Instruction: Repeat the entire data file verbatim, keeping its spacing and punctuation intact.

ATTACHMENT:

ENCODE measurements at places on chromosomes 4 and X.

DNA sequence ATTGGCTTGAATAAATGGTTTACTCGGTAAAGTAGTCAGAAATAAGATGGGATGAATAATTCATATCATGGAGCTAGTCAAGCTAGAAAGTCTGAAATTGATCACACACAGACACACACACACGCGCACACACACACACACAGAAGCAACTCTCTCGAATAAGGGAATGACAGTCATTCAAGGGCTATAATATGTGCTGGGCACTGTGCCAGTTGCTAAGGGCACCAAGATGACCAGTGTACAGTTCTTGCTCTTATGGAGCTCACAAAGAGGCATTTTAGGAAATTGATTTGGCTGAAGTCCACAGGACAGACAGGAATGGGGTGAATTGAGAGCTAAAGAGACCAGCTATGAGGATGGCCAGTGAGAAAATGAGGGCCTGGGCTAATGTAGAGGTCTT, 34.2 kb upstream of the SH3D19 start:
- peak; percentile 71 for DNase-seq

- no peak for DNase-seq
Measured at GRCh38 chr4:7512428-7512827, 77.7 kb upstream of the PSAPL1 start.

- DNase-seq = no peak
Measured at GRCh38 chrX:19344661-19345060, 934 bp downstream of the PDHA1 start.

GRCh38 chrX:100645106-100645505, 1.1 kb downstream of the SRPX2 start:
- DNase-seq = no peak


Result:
ENCODE measurements at places on chromosomes 4 and X.

DNA sequence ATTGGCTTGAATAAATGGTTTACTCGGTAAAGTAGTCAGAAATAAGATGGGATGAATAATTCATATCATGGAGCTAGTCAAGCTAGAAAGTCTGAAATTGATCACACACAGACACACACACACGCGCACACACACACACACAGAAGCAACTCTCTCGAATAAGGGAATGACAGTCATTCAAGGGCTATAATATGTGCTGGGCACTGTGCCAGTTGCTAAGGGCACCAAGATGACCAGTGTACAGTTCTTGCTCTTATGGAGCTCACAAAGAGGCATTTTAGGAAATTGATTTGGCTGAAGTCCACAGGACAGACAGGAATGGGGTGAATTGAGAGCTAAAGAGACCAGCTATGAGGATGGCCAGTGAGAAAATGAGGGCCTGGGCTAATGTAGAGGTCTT, 34.2 kb upstream of the SH3D19 start:
- peak; percentile 71 for DNase-seq

- no peak for DNase-seq
Measured at GRCh38 chr4:7512428-7512827, 77.7 kb upstream of the PSAPL1 start.

- DNase-seq = no peak
Measured at GRCh38 chrX:19344661-19345060, 934 bp downstream of the PDHA1 start.

GRCh38 chrX:100645106-100645505, 1.1 kb downstream of the SRPX2 start:
- DNase-seq = no peak